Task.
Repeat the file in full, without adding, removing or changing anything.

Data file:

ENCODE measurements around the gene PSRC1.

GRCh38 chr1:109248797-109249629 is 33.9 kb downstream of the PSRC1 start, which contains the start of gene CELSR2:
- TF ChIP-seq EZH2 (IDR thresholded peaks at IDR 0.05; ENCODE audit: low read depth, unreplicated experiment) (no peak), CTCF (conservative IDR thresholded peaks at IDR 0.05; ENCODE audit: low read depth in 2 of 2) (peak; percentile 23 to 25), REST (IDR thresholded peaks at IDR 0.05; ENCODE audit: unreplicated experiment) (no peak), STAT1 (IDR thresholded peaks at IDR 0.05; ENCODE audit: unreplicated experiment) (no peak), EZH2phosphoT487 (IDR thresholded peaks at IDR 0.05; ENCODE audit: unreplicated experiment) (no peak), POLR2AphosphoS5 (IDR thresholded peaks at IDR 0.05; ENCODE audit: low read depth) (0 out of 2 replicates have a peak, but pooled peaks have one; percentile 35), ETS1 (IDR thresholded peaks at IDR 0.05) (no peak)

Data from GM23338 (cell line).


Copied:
ENCODE measurements around the gene PSRC1.

GRCh38 chr1:109248797-109249629 is 33.9 kb downstream of the PSRC1 start, which contains the start of gene CELSR2:
- TF ChIP-seq EZH2 (IDR thresholded peaks at IDR 0.05; ENCODE audit: low read depth, unreplicated experiment) (no peak), CTCF (conservative IDR thresholded peaks at IDR 0.05; ENCODE audit: low read depth in 2 of 2) (peak; percentile 23 to 25), REST (IDR thresholded peaks at IDR 0.05; ENCODE audit: unreplicated experiment) (no peak), STAT1 (IDR thresholded peaks at IDR 0.05; ENCODE audit: unreplicated experiment) (no peak), EZH2phosphoT487 (IDR thresholded peaks at IDR 0.05; ENCODE audit: unreplicated experiment) (no peak), POLR2AphosphoS5 (IDR thresholded peaks at IDR 0.05; ENCODE audit: low read depth) (0 out of 2 replicates have a peak, but pooled peaks have one; percentile 35), ETS1 (IDR thresholded peaks at IDR 0.05) (no peak)

Data from GM23338 (cell line).